We genuinely enjoyed our trip to Boston for the Networks in Political Science 2009 Conference at Harvard. There were many highlights but given the timely nature of their work we wanted to highlight the presentation by John Kelly & Bruce Etling entitled Mapping Culture, Politics, and Religion in the Arabic Blogosphere. This is a followup to last year’s presentation, Mapping Iran’s Online Public: Politics and Culture in the Persian Blogosphere. As usual, the folks at the Berkman Center are doing great work. Check out today’s New York Times featuring an article entitled Iranian Blogosphere Tests Government’s Limits.
It was a long trip but we are looking forward to an exciting day of presentations at tomorrow’s Harvard Political Networks Conference. Check out the program! We hope to see you there.
Live from Barcelona, we are on the road at the International Association for Artificial Intelligence and Law. Henry Prakken has just delivered the keynote address and we will soon be giving our presentation. The conference is interesting as it embraces a wide range of topics and intellectual traditions. For example, there is a significant emphasis on ontological reasoning, computational models of argumentation and the use of XML schemas. In addition, there are a number of folks using graph theoretic techniques and applying them to the development of the law. It has been a nice few days and we have enjoyed our time here. Tomorrow, the trip continues….
We just finished a few very interesting days at Colorado Law School. Given the intersect of Computer Program and Law is a fairly narrow set, it was great to spend sometime time at CU Law School because its faculty features two scholars with a significant programming background — Paul Ohm and Harry Surden.
In addition to discussing CLS, we participated in a workshop on New Institutional Economics (NIE) and Law. I found this workshop very interesting as outside of my work in Computational Legal Studies, I have authored scholarship at the crossroads of New Institutionalism and Constitutional Political Economy. For example, I have this article and this work in progress. My work follows the tradition of the Bloomington School of NIE. In two weeks, I will be presenting work in progress at ISNIE in Berkeley.
Following the Colorado NIE Workship, we participated in the Silicon Flatirons Government 3.0 roundtable. I do not want to preempt the forthcoming white paper but I will say that it was a very worthwhile discussion. It solidified my views on some topics and changed my mind on some others. So, the road show continues… AI & Law in Barcelona starts tomorrow… so light blogging for the next week. But as I like to say… more to come…
Here is a cool visual for the Martin-Quinn Scores. For those of you not familiar, the Martin-Quinn paper and “MQ Scores” represented a significant breakthrough in the field of judicial politics. On that note, Stephen Jessee & Alexander Tahk have done a nice job both bringing their data up to date and extending their work. For those interested, click on the visual above and check out all of the relevant links contained within this post.
On this tough day here in Michigan … here is the visualization from the Guardian. Bracketing poor performance in the domestic market, there are some bright spots here in the company’s worldwide sales.
Information Aesthetics is now highlighting Subsidyscope — a project designed to track how various institutions receive federal monies. Of particular interest is their visualization of disbursements under the Troubled Asset Relief Program (TARP). Sponsored by the PEW Charitable Trust, the site also contains .csv files for most of the underlying data.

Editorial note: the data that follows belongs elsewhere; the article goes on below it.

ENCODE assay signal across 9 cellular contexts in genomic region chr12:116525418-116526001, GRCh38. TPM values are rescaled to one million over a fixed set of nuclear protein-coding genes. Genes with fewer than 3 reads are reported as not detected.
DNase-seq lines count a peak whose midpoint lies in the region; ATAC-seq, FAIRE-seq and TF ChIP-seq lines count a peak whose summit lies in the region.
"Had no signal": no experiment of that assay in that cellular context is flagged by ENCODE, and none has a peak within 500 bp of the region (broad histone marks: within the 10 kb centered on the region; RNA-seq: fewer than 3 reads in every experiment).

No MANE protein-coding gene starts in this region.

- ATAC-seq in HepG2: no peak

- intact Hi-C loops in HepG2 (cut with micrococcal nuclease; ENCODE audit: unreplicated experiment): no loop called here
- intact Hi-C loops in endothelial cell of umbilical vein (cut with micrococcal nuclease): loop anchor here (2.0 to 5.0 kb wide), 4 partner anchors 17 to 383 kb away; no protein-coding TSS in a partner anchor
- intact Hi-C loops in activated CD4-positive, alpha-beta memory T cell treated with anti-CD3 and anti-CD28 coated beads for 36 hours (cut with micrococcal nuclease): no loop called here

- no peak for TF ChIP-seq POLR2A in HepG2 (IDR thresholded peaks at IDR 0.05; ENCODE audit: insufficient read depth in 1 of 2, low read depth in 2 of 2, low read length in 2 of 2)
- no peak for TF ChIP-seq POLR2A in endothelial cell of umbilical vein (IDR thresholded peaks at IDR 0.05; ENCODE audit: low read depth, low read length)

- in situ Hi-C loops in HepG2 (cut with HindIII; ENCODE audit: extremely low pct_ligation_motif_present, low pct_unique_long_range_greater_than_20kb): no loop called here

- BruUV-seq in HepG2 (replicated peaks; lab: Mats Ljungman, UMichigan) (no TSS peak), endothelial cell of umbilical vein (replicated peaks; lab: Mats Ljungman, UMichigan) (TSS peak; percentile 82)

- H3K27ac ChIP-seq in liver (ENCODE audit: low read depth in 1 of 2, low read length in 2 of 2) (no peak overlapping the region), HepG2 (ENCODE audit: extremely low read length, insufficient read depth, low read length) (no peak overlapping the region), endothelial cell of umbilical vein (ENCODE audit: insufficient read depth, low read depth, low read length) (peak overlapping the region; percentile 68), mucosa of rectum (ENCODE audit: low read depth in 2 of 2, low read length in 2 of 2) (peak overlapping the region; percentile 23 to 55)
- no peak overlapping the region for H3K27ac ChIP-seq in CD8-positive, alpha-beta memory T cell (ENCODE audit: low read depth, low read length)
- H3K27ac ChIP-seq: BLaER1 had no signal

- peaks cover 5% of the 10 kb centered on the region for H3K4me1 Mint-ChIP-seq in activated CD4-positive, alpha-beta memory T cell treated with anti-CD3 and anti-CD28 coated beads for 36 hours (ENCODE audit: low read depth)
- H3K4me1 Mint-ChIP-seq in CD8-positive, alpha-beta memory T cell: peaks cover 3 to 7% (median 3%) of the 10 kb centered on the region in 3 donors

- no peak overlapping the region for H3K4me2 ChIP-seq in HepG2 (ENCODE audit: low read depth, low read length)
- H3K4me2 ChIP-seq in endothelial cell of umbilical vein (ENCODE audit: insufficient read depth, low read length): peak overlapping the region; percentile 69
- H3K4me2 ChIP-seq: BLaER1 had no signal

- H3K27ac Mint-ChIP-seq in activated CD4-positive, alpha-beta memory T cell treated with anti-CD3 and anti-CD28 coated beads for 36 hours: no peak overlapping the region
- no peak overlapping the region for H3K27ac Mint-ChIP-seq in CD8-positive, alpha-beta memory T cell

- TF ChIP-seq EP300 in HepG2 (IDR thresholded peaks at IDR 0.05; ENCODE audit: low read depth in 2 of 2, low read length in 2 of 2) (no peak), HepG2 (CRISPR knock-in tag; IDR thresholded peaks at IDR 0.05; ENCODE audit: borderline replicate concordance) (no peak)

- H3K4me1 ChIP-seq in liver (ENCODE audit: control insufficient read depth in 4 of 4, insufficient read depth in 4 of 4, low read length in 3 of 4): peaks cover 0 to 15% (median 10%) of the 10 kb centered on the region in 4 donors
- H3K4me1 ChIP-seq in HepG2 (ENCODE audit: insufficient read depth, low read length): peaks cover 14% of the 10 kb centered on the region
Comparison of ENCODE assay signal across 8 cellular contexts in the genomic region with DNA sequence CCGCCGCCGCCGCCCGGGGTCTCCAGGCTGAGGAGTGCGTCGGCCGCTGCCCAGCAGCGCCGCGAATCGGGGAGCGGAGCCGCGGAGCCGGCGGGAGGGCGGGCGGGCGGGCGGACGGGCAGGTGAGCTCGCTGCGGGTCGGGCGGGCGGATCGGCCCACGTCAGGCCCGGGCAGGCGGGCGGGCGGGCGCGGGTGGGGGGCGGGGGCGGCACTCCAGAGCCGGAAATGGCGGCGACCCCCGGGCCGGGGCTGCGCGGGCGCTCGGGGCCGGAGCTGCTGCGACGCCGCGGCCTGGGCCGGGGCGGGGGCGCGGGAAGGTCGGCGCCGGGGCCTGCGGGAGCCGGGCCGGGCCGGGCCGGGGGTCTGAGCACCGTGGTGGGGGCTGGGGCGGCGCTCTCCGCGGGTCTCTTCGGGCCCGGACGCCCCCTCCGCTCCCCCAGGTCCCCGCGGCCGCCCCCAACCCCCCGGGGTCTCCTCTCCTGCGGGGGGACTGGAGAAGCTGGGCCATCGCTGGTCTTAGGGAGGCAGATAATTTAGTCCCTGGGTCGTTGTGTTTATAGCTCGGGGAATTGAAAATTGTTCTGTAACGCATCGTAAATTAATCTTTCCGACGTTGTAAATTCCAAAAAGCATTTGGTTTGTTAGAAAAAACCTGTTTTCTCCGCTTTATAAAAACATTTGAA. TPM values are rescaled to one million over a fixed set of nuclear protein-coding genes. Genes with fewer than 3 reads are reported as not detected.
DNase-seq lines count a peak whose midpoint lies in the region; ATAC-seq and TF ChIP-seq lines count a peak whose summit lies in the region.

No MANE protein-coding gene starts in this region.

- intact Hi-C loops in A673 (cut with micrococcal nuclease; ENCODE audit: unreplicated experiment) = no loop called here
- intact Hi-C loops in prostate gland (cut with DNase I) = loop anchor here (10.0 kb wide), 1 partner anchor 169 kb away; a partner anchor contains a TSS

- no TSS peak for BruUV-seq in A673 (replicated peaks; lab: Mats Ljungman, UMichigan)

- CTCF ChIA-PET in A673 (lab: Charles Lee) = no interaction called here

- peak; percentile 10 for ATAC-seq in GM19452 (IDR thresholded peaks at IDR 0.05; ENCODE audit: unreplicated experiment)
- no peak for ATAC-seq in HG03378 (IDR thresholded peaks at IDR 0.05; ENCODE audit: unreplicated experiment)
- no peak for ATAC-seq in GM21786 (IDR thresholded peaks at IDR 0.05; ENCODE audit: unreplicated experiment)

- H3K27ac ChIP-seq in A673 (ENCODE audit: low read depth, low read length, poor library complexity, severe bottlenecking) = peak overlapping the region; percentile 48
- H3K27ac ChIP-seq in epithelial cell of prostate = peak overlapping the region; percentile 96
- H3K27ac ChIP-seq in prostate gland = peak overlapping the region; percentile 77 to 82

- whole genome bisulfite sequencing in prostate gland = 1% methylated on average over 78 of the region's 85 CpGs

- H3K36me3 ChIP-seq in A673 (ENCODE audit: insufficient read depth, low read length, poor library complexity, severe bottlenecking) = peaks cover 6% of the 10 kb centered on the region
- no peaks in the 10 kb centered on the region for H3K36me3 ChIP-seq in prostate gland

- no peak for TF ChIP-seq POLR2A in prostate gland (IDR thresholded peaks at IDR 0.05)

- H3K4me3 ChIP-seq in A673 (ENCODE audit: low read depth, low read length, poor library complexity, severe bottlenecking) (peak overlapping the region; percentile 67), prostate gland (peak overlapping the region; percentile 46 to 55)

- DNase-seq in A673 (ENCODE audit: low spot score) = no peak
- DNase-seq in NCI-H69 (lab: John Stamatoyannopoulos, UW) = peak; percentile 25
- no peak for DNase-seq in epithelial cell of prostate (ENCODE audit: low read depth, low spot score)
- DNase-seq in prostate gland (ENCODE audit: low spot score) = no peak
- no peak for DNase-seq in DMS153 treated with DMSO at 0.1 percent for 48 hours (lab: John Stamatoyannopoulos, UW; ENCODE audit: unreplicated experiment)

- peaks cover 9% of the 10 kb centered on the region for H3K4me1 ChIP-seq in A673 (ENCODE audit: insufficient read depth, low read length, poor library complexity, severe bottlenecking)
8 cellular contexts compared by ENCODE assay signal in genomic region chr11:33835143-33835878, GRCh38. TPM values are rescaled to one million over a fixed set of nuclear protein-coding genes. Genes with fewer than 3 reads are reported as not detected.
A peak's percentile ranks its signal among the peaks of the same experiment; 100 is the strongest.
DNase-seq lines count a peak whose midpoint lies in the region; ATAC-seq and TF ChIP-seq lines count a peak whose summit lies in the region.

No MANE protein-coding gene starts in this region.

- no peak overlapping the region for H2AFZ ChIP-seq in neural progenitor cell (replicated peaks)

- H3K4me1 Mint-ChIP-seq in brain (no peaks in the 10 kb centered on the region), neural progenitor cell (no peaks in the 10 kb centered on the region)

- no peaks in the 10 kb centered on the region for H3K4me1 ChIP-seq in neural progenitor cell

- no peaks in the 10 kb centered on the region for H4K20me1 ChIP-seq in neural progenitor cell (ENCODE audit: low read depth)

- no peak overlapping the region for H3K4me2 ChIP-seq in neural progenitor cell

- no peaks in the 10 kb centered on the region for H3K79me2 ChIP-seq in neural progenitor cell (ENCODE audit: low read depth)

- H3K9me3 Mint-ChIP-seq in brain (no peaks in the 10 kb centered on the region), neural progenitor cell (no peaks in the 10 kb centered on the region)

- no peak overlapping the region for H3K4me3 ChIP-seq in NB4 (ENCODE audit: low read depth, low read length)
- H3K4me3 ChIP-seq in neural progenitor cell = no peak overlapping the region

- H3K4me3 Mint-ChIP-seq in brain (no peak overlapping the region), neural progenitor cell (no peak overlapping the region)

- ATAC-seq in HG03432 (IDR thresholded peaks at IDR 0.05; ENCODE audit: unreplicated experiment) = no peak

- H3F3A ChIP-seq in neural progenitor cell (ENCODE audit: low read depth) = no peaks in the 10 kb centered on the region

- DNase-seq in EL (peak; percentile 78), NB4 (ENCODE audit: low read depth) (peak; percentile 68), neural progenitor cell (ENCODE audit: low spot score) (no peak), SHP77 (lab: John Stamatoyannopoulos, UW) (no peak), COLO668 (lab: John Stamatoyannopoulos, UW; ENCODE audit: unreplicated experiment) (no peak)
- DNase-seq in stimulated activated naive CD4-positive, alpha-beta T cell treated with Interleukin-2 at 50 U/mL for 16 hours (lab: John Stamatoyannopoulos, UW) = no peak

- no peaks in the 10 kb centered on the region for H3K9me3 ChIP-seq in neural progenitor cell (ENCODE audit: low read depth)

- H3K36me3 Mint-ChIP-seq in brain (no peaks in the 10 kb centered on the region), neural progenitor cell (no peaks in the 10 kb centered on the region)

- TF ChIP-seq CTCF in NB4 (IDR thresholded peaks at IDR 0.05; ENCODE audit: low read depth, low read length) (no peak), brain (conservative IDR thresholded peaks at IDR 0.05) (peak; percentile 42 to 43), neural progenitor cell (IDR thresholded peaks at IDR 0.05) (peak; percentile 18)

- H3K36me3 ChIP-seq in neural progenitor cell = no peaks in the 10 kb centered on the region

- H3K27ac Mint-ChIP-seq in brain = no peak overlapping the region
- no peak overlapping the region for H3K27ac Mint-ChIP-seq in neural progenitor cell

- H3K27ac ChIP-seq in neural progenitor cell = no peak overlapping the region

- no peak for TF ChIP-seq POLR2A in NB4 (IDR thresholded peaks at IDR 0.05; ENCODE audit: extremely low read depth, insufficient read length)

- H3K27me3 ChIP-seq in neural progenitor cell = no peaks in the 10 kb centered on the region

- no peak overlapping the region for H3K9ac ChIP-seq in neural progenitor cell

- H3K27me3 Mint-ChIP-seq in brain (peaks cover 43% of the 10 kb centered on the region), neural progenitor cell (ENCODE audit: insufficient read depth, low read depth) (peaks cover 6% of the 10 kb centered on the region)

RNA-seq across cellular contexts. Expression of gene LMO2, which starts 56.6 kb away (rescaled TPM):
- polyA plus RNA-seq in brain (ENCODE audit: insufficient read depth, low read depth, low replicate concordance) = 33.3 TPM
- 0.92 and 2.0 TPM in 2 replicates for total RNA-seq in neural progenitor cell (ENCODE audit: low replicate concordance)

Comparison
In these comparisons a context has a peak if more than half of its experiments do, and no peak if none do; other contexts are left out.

On a recent flight, I read Jeffrey Toobin’s New Yorker Article on Chief Justice Roberts entitled “No More Mr. Nice Guy”. The exchange quoted above is drawn from this article. While I believe it is appropriate to engage empirical data where available, the underlying discussion is not one exclusively subjectable to empirical inquiry. Rather, it is, at least in part, a question in need of a formal theoretic model. Justice Roberts and Mr. Katyal are implicitly discussing a “state of the world” not yet realized but which would be realized if the statute were not to exist. What would benefit the discussion is principled manner to adjudicate between these two inferences drawn above. Namely, it would be useful to fully evaluate what behavior would likely follow if the statute were not to exist.
There exist a variety of mathematical modeling techniques which could inject some much needed rigor into the above discussion. To my knowledge, such an applied model has yet to be offered. The Supreme Court’s decision in the matter is soon forthcoming. Given the nature of the exchange above, there is reason to believe that if Chief Justice Roberts prevails ….we will get our model as the “state of the world” discussed above will no longer be hypothetical….
Important thing worth noting … data.gov went online during our break …. From the front page “The purpose of Data.gov is to increase public access to high value, machine readable datasets generated by the Executive Branch of the Federal Government. Although the initial launch of Data.gov provides a limited portion of the rich variety of Federal datasets presently available, we invite you to actively participate in shaping the future of Data.gov by suggesting additional datasets and site enhancements to provide seamless access and use of your Federal data. Visit today with us, but come back often. With your help, Data.gov will continue to grow and change in the weeks, months, and years ahead.”